NIK VR and modelling

Author and abstract
Daniel Patel, Runar Tistel, Harald Soleim and Atle Geitung:
Translating 2D art into Virtual Reality and comparing the user experiences
Recent advancements in virtual reality on the hardware and software front have made high-quality virtual reality experiences both cheaper, and easier to obtain. This paper explores how virtual reality changes the way a user experiences art and if virtual reality is suited as a medium for expressing art. Based on two existing artworks, we have created VR versions using a game engine, and conducted a user study to get a comparison of how the experience of the traditional artworks differ from the VR versions. The artworks have been created in 3D using algorithmic modelling techniques.
Kjetil Raaen and Hanne Sørum:
Survey of interactions in popular VR experiences
As the first step in a project to examine the quality of interactions in the relatively young field ofVirtualReality (VR), this study showcases the creative variation among modes of interaction. The present paper reports on a multiple case study reviewing VR applications focusing primarily on interactions. By surveying a set of popular applications, we explore the variety as well as the developing conventions within user interactions in VR. Because this research is work-in-progress we provide some preliminary insight that we can build on and discuss in upcoming studies. Our results show a wide array of different ways of interacting with such applications. Generally, these can be categorised in one of a few groups; menus, locomotion and interaction with the virtual environment. We also argue that theory from the field of Human Computer Interaction (HCI) can be applied to VR in regards to design of user interfaces.
K. Darshana Abeyrathnaa and Chawalit Jeenanuntab:
Escape Local Minima with Improved Particle Swarm Optimization Algorithm
Particle Swarm Optimization (PSO) is a powerful meta-heuristic technique which has been maneuvered to solve numerous complex optimization problems. However, due to its characteristics, there is a possibility to trap all particles in a local minimum in the solution space and then they cannot find the way out from the trap on their own. Therefore, we modify the traditional PSO algorithm by adding an extra step so that it helps PSO to find a better solution than the local minimum that they undesirably found. We perturb all the particles by adjusting parameter values in the traditional algorithm when there is no improvement of the objective value over the training iterations, assuming that particles have stuck in a local minimum. In this research, we mainly focus on adjusting the learning factors. However, the parameter values have to be used in an effective way to perturb the particles. The behavior of the proposed modification and its parameter adjustments are studied using a function which has a large number of local minima - Schwefel’s function. Results show that 2 out of 3 PSO attempts trap in local minimum and slight changes on learning factors do not help them to get out from the traps. However, perturbances made with large learning factors can find better solutions than the local minima that they stuck in and help to find the global minimum eventually.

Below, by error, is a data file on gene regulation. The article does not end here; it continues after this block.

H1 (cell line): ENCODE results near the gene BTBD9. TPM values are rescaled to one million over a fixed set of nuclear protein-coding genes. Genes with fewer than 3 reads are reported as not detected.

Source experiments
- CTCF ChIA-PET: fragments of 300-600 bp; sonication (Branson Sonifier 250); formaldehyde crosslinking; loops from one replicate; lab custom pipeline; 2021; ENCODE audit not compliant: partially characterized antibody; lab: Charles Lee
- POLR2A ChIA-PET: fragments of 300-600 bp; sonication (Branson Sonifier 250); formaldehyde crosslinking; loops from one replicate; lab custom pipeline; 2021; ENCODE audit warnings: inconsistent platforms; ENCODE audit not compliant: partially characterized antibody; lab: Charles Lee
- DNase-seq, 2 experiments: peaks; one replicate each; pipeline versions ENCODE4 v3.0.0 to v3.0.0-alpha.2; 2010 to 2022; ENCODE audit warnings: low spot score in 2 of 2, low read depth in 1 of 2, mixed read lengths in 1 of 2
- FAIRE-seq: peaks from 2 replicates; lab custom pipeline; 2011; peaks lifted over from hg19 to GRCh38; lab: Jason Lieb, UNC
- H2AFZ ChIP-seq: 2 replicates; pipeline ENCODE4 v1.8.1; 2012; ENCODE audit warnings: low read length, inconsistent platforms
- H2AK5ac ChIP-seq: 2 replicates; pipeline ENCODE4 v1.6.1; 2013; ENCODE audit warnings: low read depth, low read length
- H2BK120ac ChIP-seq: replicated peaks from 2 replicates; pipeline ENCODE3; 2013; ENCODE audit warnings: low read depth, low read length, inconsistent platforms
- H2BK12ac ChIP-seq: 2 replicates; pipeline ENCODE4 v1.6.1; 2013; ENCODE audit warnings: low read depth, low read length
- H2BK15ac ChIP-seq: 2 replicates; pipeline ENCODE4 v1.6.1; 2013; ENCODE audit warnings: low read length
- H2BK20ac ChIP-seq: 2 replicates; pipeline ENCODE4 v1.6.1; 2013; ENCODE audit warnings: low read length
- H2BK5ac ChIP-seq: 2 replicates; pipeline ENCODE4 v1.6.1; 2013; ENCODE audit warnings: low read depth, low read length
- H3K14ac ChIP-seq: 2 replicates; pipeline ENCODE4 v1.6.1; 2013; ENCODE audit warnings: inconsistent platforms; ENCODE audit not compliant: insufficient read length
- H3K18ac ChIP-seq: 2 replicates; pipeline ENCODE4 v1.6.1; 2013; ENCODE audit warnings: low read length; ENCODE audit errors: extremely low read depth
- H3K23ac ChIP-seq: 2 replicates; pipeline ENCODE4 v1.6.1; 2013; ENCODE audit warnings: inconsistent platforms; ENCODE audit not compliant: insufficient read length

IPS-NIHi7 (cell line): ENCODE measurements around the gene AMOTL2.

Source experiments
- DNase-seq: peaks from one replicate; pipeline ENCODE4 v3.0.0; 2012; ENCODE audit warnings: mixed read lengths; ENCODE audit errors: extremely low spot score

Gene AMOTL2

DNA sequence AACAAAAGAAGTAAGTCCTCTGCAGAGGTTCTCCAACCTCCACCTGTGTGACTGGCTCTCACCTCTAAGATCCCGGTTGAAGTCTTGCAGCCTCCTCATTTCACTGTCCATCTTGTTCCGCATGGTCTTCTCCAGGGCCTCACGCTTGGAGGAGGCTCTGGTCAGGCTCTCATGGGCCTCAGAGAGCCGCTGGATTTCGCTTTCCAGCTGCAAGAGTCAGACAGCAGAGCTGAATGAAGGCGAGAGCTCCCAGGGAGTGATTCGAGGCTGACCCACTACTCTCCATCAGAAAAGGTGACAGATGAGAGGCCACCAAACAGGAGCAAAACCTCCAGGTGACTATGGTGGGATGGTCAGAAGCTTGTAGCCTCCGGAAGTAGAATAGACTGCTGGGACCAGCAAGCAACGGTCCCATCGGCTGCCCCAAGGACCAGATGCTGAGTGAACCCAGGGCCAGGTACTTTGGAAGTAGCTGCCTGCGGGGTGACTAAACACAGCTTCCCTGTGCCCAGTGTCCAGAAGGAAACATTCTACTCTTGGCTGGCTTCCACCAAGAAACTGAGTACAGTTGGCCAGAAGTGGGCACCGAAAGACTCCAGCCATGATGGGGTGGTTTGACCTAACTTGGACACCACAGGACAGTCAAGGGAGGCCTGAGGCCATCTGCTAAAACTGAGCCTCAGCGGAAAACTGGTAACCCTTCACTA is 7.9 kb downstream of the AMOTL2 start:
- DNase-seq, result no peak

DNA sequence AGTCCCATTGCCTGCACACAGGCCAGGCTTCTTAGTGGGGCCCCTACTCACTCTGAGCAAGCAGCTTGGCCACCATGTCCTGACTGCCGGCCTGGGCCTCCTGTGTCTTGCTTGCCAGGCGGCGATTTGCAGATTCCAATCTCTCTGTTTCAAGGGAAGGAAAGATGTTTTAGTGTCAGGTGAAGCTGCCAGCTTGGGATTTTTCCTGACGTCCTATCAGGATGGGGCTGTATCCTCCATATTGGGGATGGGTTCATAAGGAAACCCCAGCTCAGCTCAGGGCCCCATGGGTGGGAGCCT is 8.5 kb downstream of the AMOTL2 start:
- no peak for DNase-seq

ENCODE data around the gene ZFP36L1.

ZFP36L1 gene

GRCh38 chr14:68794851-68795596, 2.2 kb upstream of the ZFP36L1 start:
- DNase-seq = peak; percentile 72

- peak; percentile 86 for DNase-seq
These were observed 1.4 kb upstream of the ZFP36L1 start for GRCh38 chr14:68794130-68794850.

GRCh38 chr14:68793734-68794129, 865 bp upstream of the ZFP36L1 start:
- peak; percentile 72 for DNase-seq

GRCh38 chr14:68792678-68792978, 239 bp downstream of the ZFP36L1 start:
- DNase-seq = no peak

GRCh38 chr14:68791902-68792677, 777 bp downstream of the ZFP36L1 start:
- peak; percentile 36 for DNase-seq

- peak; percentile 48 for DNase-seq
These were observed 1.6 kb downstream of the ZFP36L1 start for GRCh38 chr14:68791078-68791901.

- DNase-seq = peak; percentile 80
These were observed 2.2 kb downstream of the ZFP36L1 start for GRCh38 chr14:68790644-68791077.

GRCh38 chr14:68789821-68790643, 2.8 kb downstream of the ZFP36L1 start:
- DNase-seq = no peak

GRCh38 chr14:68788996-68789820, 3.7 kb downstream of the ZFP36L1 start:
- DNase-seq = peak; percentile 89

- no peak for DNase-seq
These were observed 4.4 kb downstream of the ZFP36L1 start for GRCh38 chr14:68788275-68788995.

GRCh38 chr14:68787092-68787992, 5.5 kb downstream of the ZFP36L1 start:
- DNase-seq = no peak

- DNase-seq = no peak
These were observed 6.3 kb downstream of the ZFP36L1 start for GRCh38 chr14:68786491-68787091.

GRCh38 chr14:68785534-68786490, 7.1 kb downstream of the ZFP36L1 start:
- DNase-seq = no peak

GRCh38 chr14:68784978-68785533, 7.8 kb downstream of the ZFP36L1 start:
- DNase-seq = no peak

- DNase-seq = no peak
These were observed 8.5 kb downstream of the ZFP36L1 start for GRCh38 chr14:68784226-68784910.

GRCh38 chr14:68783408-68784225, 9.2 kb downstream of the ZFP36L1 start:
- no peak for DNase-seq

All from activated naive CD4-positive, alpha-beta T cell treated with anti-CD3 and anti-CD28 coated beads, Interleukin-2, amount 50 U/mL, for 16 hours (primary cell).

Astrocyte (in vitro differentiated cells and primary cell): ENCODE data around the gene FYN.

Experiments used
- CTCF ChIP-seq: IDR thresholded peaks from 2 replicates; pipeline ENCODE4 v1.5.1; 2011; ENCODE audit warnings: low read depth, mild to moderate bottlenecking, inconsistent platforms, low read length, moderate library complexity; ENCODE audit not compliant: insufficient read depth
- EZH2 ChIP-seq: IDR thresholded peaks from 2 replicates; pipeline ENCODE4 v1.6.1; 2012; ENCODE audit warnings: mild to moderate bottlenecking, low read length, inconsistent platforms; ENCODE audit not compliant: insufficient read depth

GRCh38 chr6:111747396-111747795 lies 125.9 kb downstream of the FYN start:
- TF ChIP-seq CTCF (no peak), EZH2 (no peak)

Sindre Stokkenes, Lars Kristensen and Torgrim Log:
Cloud-based Implementation and Validation of a Predictive Fire Risk Indication Model
The high representation of wooden houses in Norwegian cities combined with periods of dry and cold climate during the winter time often results in a high risk of severe fires. This makes it important for public authorities and fire departments to have an accurate estimate of the current fire risk in order to take proper precautions. We report on the implementation of a predictive mathematical model based on first order principles which exploits cloud-provided measurements from weather stations and weather forecasts from the Norwegian Meteorological Institute to predict the current and future fire risk at a given geographical location. We have experimentally validated the model during the winter 2018-2019 at selected geographical locations, and by considering weather data from the time of several historical fires. Our results show that our cloud and web-based implementation is both time and storage efficient, and capable of being able to accurately predict the fire risk measured in terms of the estimated time to ashover. The paper demonstrates that our methodology in the near future may become a valuable risk predicting tool for Norwegian fire brigades.